September 16, 2015 10.44 am This story is over 75 months old

37,000 more houses, but can we fund the extra services?

Too many homes? Cllr Marianne Overton argues that plans for 37,000 homes in Lincolnshire would have a negative impact on vital services and facilities in the county.

Funding schools, roads, leisure and health facilities needed to match the extra houses planned is a problem. The new proposals are out for consultation with replies welcomed from October 1.

Since government spend is right down they will not be funding the increased roads, schools and services needed to support their planned increase in population. So how much can the developers pay?

Once the Local Plan is in place, the rules for developer contributions will change. All new developments of three houses or more will be expected to pay a Community Infrastructure Levy or CIL charge and any site-related 106 agreements. That is, only if they can afford it according to their “viability assessment”.

A 106 agreement is an agreement to pay the bare minimum costs in extra school classrooms, surgeries and roads for the new residents. But the developer is only required to pay if his viability assessment says he can afford it. This, including his profit margin is kept secret and not open for us to question. Certainly the developers will not be paying more in 106 payments than their viability assessment requires.

The CIL rates or “roof tax” will be set by the district council and is designed to help fund the increased demands of the new plan. Currently they are estimated to be between £25 and £40 per square metre of house build.

However, there is not enough money for the infrastructure we need, so there is a list of priorities and only the top ones will be supported, starting with the Eastern Bypass.

If the developer pays any CIL at all, the first 85% goes to the Eastern Bypass until they have £34m – which may take a few years. That money is effectively already spoken for, before the first CIL money arrives. 15% goes for local facilities, schools, roads, etc, unless you have a completed neighbourhood plan. With a neighbourhood plan, you get 25% of the CIL money.

However, currently the expectation is to take less from the developers in Sleaford, than in other areas, 0% in some cases. So you could easily get only 20% affordable housing with nothing for local facilities, that is bigger demands as people move in, but not the money to support them.

There is no affordable housing minimum requirement in this plan, so some developments will not be required to provide any.

These CIL rates are out for consultation, so it is something you can influence and the district council will be making the decision.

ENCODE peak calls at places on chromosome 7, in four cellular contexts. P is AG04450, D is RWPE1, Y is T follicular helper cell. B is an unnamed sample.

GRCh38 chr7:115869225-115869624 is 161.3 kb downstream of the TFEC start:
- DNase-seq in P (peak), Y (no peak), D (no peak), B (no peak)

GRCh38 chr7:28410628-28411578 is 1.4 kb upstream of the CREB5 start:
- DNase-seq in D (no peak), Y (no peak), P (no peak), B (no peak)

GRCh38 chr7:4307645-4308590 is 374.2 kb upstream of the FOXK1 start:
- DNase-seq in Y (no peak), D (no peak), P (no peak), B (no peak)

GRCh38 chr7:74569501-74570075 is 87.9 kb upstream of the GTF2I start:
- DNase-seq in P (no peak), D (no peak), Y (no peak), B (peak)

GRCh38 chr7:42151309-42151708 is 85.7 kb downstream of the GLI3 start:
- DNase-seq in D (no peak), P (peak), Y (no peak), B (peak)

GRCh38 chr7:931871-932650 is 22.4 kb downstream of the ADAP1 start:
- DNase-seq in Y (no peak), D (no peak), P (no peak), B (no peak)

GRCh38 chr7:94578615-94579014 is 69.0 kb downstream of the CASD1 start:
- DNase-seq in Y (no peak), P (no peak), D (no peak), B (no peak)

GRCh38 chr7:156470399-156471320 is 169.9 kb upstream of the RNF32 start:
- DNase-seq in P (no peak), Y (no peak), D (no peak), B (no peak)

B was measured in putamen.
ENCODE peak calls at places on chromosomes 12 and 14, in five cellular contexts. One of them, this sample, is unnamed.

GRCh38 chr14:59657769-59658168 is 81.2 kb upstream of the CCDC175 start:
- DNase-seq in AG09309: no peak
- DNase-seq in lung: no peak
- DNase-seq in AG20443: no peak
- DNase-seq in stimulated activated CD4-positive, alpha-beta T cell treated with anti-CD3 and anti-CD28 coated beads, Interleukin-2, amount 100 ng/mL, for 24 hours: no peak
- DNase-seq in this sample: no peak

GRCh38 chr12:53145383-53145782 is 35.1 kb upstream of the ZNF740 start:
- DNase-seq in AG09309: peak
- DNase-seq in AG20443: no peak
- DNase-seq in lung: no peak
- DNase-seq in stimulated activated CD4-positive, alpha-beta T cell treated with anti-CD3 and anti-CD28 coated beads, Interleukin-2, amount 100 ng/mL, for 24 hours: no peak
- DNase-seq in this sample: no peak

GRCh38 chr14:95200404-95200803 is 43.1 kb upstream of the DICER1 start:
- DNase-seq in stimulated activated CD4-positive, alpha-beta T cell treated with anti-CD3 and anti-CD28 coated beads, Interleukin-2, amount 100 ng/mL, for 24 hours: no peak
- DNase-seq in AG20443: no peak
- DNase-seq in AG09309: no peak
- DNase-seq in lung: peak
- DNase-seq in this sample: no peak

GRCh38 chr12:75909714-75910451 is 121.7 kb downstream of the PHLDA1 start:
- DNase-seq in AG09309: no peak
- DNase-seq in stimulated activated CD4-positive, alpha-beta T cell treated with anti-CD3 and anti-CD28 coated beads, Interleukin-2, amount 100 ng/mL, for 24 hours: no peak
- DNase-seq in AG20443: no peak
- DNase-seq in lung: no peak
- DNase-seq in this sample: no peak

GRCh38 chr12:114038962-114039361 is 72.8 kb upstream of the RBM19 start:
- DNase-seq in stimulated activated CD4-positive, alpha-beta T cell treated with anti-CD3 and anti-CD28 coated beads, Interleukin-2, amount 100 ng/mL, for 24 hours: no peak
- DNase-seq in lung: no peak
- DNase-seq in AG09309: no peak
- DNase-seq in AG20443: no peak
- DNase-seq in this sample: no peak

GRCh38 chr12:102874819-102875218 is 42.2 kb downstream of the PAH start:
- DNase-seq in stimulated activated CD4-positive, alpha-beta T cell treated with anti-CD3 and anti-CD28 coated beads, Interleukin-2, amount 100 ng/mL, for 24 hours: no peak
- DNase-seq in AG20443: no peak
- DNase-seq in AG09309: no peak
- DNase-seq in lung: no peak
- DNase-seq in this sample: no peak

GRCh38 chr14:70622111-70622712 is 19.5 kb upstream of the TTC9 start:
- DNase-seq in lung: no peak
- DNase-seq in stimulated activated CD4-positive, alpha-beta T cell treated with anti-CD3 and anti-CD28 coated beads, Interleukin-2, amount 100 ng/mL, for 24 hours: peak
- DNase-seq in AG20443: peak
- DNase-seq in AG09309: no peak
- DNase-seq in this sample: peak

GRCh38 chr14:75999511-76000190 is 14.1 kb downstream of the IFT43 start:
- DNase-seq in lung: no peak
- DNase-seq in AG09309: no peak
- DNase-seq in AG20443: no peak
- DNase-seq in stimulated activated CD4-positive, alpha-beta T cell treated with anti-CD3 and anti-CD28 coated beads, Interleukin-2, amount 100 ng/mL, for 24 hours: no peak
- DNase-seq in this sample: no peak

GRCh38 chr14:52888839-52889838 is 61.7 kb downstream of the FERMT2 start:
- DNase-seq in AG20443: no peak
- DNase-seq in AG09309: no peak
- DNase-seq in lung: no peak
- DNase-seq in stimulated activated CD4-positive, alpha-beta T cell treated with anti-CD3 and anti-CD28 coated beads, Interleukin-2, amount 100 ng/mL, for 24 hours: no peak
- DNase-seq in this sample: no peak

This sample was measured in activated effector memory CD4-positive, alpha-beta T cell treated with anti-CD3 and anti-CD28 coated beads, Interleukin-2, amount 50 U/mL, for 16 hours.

Probably more important is the fact that Sleaford has been allocated the highest rate of development in the county at 58% increase, with no certainty of jobs, facilities nor services. – The plan relies on an optimistic level of economic growth. Attracting new businesses is in competition with every other council, Europe and further afield.

I believe the build rate of 1540 houses per year is still much too high, being around double the rate for 2013/14 and close to the highest rate we have ever experienced. The Strategic Housing Market Area Assessment (SHMA) outlines the consultants’ assessment of “housing need”, based on plans for a lot more people.

I have argued long and hard for a lower number of houses that would be more deliverable and give us a better opportunity of meeting our extra requirements for facilities.

This plan leaves an estimated shortfall of over £100m in facilities. The proposals for economic development and jobs are “high level”, without the substance of detail, relying on attracting businesses in from other areas, against competition from every council in the land and abroad.

Reducing business rates to get them in, further cuts to the money we need to provide essential facilities, so tends to be self-defeating. Big businesses, like the straw-burning power station, tend to appeal, leaving us short. It is certainly worth attracting businesses that add to our economy, rather than just competing, but it will not be a magic bullet to save the day.

Ultimately, the plan relies on economic development, the thinnest document of all, and relying on the widest range of forecasts.

Most of all, I am concerned about getting what we need to match the housing; jobs, facilities and essential public services. With an estimated shortfall of over £100m, this document does not give confidence in a successful future.

The current estimated growth needs for Lincolnshire, including inward migration is calculated at 917 houses pa. Forecasts vary, giving a range of 1000 dwellings more or less.

37,000 houses is less than in the last unsuccessful plan, but it is still too many. We should take a lower estimate of housing need. There is a range suggested even by the consultants’ housing need assessment, that would fit the Inspector’s criteria to get our plan passed and give us a better future.

From the first of October, please add your voice to the clamour in response to the plans and if you copy me in, I will be able to support you better.

Find out the Lincoln sites allocated for new housing in the Draft Local Plan here.


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Marianne Overton is the Independent County and District Councillor for Navenby and Branston District and the Cliff Villages. Also leader of the Lincolnshire Independents, a county-wide support network. Twice elected national Leader of the Independent Group of councillors for England and Wales and Vice Chairman of the Local Government Association.